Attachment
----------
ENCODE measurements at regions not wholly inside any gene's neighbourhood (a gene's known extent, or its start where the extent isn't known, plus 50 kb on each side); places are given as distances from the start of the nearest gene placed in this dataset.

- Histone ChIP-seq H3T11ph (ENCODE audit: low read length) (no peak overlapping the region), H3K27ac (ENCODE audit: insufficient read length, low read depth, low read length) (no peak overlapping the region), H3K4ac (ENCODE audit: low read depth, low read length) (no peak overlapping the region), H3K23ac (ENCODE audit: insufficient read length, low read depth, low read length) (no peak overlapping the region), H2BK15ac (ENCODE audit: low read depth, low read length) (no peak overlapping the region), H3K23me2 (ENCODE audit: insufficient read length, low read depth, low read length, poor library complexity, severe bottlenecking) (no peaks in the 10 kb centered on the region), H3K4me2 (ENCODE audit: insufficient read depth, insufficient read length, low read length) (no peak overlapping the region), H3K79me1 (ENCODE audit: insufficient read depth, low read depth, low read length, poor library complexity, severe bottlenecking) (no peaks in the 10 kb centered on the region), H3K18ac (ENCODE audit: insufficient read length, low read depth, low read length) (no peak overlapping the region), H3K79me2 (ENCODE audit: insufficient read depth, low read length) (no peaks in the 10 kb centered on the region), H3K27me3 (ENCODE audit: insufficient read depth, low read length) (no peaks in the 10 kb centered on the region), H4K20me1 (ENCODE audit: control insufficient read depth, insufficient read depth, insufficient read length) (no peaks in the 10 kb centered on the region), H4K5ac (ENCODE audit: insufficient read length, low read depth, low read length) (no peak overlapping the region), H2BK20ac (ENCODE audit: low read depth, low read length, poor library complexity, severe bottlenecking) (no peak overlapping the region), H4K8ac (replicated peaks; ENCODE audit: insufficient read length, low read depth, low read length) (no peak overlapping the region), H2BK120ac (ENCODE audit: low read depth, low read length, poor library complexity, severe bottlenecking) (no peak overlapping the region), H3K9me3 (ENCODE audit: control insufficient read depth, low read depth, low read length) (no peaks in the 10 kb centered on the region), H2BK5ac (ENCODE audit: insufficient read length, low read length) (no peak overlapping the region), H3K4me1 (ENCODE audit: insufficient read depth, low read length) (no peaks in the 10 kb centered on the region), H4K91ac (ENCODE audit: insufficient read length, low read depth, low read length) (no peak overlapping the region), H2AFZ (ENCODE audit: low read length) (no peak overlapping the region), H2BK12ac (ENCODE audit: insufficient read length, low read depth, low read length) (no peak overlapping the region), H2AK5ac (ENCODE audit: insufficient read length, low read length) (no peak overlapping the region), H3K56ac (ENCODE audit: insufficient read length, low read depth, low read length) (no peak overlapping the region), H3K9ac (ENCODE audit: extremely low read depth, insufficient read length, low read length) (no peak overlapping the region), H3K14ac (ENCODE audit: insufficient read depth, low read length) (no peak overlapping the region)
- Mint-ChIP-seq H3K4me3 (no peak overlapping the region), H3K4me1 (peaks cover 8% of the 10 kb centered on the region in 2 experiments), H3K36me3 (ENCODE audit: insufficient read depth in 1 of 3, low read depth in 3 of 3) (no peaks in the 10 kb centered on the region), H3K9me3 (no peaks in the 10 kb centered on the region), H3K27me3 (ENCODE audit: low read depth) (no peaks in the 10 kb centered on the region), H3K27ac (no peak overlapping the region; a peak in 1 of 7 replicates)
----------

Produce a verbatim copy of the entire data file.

ENCODE measurements at regions not wholly inside any gene's neighbourhood (a gene's known extent, or its start where the extent isn't known, plus 50 kb on each side); places are given as distances from the start of the nearest gene placed in this dataset.

- Histone ChIP-seq H3T11ph (ENCODE audit: low read length) (no peak overlapping the region), H3K27ac (ENCODE audit: insufficient read length, low read depth, low read length) (no peak overlapping the region), H3K4ac (ENCODE audit: low read depth, low read length) (no peak overlapping the region), H3K23ac (ENCODE audit: insufficient read length, low read depth, low read length) (no peak overlapping the region), H2BK15ac (ENCODE audit: low read depth, low read length) (no peak overlapping the region), H3K23me2 (ENCODE audit: insufficient read length, low read depth, low read length, poor library complexity, severe bottlenecking) (no peaks in the 10 kb centered on the region), H3K4me2 (ENCODE audit: insufficient read depth, insufficient read length, low read length) (no peak overlapping the region), H3K79me1 (ENCODE audit: insufficient read depth, low read depth, low read length, poor library complexity, severe bottlenecking) (no peaks in the 10 kb centered on the region), H3K18ac (ENCODE audit: insufficient read length, low read depth, low read length) (no peak overlapping the region), H3K79me2 (ENCODE audit: insufficient read depth, low read length) (no peaks in the 10 kb centered on the region), H3K27me3 (ENCODE audit: insufficient read depth, low read length) (no peaks in the 10 kb centered on the region), H4K20me1 (ENCODE audit: control insufficient read depth, insufficient read depth, insufficient read length) (no peaks in the 10 kb centered on the region), H4K5ac (ENCODE audit: insufficient read length, low read depth, low read length) (no peak overlapping the region), H2BK20ac (ENCODE audit: low read depth, low read length, poor library complexity, severe bottlenecking) (no peak overlapping the region), H4K8ac (replicated peaks; ENCODE audit: insufficient read length, low read depth, low read length) (no peak overlapping the region), H2BK120ac (ENCODE audit: low read depth, low read length, poor library complexity, severe bottlenecking) (no peak overlapping the region), H3K9me3 (ENCODE audit: control insufficient read depth, low read depth, low read length) (no peaks in the 10 kb centered on the region), H2BK5ac (ENCODE audit: insufficient read length, low read length) (no peak overlapping the region), H3K4me1 (ENCODE audit: insufficient read depth, low read length) (no peaks in the 10 kb centered on the region), H4K91ac (ENCODE audit: insufficient read length, low read depth, low read length) (no peak overlapping the region), H2AFZ (ENCODE audit: low read length) (no peak overlapping the region), H2BK12ac (ENCODE audit: insufficient read length, low read depth, low read length) (no peak overlapping the region), H2AK5ac (ENCODE audit: insufficient read length, low read length) (no peak overlapping the region), H3K56ac (ENCODE audit: insufficient read length, low read depth, low read length) (no peak overlapping the region), H3K9ac (ENCODE audit: extremely low read depth, insufficient read length, low read length) (no peak overlapping the region), H3K14ac (ENCODE audit: insufficient read depth, low read length) (no peak overlapping the region)
- Mint-ChIP-seq H3K4me3 (no peak overlapping the region), H3K4me1 (peaks cover 8% of the 10 kb centered on the region in 2 experiments), H3K36me3 (ENCODE audit: insufficient read depth in 1 of 3, low read depth in 3 of 3) (no peaks in the 10 kb centered on the region), H3K9me3 (no peaks in the 10 kb centered on the region), H3K27me3 (ENCODE audit: low read depth) (no peaks in the 10 kb centered on the region), H3K27ac (no peak overlapping the region; a peak in 1 of 7 replicates)